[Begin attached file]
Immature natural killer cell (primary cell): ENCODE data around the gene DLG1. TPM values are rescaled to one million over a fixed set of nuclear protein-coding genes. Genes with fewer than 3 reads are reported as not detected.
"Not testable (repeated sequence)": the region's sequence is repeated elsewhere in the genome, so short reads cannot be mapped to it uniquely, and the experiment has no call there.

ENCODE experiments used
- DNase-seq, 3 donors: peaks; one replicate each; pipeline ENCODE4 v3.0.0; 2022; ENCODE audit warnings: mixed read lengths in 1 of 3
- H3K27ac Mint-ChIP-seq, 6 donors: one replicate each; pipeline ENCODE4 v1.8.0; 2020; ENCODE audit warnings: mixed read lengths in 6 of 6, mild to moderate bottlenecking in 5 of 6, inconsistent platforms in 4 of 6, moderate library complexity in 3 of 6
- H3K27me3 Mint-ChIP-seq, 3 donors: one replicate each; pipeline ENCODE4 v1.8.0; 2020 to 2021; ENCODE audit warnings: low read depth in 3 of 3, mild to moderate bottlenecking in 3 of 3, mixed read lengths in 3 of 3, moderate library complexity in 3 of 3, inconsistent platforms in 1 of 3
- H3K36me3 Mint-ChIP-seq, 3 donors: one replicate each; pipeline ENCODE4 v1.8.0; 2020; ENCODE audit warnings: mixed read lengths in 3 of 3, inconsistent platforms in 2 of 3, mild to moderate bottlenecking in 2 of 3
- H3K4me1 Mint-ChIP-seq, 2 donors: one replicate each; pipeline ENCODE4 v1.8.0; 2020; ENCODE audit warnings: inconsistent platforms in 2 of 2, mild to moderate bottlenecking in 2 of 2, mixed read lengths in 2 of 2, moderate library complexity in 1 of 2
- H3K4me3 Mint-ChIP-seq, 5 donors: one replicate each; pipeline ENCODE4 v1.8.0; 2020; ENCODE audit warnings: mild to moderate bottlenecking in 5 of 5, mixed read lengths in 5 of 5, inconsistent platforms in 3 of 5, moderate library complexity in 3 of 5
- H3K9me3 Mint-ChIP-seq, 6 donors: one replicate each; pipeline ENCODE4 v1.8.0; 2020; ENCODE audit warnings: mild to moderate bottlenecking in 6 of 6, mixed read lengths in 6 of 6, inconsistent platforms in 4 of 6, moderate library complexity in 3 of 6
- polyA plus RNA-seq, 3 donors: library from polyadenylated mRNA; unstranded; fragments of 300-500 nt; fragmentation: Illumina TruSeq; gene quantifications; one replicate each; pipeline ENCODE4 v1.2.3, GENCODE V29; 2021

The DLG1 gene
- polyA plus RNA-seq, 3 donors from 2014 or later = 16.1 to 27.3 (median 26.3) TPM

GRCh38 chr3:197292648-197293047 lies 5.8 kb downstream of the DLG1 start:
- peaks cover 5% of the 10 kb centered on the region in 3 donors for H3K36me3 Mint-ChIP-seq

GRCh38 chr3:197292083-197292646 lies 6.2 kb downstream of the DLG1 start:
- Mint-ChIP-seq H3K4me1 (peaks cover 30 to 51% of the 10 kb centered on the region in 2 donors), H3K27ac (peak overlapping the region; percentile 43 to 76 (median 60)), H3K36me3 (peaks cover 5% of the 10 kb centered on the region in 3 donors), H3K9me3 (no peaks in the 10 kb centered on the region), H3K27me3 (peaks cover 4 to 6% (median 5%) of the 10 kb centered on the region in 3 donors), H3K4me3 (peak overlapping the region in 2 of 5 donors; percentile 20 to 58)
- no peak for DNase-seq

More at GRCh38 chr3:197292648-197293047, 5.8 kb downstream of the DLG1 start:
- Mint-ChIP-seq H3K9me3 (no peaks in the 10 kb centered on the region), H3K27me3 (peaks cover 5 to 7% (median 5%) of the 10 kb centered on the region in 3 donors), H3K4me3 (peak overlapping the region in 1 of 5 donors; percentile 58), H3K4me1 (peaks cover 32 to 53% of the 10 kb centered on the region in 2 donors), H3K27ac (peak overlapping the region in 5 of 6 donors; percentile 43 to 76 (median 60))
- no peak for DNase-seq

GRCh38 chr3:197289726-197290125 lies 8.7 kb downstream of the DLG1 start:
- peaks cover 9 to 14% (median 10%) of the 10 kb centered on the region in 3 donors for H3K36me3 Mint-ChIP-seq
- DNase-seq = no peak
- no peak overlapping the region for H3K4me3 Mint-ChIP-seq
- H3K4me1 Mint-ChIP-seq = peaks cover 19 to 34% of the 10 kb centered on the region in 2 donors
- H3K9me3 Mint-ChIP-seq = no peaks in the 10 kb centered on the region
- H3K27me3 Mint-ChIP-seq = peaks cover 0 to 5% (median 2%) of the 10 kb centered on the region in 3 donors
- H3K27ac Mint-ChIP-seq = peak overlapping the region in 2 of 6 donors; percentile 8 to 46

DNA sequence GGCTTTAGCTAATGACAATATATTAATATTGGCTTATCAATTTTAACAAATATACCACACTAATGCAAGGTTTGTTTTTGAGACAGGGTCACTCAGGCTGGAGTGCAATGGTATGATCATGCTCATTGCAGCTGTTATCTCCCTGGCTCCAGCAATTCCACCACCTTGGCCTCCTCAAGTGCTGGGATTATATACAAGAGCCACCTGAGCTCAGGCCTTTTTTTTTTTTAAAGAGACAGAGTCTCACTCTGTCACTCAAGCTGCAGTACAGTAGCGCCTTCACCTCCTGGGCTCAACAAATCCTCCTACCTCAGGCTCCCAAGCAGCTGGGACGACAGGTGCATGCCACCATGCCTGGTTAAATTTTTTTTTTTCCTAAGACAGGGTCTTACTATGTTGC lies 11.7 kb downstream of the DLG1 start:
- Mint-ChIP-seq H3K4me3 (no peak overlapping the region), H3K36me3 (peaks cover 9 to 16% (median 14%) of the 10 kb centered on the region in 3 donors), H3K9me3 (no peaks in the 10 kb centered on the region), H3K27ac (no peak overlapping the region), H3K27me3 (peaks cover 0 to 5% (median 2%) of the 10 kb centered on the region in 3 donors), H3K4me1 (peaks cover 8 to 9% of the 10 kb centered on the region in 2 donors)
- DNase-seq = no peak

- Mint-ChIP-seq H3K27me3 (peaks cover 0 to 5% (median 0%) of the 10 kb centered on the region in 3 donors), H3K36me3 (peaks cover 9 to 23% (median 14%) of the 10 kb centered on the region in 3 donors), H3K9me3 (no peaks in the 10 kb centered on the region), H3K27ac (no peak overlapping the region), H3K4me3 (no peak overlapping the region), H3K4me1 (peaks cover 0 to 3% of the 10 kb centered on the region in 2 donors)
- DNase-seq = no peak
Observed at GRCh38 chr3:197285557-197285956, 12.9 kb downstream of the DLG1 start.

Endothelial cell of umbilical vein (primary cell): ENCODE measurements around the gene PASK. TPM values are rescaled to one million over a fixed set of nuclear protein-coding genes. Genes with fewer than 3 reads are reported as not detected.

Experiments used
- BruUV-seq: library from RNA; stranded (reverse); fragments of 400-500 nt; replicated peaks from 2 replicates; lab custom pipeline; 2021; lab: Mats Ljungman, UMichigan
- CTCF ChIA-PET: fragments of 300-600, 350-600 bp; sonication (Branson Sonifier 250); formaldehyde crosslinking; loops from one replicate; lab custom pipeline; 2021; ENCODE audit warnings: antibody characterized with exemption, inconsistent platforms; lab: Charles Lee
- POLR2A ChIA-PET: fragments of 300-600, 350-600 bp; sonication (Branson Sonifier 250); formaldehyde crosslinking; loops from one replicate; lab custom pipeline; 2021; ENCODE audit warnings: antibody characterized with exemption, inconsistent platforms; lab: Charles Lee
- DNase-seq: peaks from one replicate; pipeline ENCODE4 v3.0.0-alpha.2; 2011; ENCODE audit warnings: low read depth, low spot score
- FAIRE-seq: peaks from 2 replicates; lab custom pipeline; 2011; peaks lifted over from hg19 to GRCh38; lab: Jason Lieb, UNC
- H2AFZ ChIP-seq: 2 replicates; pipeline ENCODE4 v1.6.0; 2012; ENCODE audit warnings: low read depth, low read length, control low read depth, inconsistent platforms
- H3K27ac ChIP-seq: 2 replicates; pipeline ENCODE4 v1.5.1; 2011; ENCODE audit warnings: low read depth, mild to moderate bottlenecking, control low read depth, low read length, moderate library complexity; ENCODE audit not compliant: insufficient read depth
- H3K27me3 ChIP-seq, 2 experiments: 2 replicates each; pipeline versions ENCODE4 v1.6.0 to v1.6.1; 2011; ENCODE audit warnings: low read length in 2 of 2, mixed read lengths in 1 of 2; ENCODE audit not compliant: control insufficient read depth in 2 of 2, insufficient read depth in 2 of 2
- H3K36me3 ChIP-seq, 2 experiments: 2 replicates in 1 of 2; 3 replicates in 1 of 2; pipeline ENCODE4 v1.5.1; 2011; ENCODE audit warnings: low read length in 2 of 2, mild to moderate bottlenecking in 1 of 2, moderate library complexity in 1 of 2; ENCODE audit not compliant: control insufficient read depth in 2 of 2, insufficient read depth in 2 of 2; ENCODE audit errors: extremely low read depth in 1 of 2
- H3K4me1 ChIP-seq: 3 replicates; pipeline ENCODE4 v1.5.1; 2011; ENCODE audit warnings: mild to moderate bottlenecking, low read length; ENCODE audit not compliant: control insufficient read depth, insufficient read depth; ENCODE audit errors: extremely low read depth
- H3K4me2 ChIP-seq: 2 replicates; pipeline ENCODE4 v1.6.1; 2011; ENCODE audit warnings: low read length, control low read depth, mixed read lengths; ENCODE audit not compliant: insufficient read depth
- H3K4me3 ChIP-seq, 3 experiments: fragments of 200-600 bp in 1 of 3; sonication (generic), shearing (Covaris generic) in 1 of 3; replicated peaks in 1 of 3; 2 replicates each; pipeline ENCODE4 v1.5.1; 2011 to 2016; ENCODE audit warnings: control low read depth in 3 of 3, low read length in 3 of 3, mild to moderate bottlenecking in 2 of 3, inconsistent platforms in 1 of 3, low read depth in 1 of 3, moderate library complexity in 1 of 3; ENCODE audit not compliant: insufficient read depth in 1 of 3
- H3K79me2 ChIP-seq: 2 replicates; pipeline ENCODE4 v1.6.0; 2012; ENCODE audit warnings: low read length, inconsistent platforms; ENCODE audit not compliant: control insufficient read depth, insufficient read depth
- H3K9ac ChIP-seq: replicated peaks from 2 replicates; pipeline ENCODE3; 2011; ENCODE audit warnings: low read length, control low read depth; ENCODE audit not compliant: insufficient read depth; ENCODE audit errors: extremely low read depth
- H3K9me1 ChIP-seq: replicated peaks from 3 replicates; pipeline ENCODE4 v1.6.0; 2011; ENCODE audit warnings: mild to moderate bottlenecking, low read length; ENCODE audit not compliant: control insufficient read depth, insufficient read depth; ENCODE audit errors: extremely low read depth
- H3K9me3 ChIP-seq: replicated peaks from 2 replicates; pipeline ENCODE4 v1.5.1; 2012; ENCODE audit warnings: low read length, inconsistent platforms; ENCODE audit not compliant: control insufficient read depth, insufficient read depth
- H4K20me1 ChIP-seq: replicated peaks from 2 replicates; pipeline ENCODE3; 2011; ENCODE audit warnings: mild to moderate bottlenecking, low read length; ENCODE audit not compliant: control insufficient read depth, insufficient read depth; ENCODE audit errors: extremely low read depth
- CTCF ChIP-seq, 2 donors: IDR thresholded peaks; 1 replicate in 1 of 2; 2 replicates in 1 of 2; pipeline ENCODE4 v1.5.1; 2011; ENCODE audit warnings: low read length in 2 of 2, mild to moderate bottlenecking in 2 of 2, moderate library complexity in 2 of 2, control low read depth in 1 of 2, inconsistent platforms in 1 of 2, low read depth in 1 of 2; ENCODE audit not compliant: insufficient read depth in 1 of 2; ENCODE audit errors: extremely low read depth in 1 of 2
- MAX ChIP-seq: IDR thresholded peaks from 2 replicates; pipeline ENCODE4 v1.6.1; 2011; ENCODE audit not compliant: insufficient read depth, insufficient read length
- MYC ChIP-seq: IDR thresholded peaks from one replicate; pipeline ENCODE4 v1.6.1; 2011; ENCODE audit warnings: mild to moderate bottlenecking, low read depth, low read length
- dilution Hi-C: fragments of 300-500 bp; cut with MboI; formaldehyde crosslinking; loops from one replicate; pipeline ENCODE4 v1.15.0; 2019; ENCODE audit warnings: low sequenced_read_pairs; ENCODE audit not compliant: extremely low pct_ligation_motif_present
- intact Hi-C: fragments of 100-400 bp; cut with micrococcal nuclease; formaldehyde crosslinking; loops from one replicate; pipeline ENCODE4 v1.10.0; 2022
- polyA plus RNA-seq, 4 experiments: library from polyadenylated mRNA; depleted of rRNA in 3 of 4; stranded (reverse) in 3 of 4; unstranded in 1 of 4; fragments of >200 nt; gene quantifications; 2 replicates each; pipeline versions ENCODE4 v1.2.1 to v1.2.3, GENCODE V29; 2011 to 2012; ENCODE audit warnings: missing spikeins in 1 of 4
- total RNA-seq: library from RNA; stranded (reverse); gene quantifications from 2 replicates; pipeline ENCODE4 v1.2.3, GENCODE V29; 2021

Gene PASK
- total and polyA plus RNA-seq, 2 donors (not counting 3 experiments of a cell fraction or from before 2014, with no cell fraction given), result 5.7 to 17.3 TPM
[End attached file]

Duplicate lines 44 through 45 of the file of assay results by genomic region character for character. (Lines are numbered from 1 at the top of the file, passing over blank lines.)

- H3K27ac ChIP-seq: 2 replicates; pipeline ENCODE4 v1.5.1; 2011; ENCODE audit warnings: low read depth, mild to moderate bottlenecking, control low read depth, low read length, moderate library complexity; ENCODE audit not compliant: insufficient read depth
- H3K27me3 ChIP-seq, 2 experiments: 2 replicates each; pipeline versions ENCODE4 v1.6.0 to v1.6.1; 2011; ENCODE audit warnings: low read length in 2 of 2, mixed read lengths in 1 of 2; ENCODE audit not compliant: control insufficient read depth in 2 of 2, insufficient read depth in 2 of 2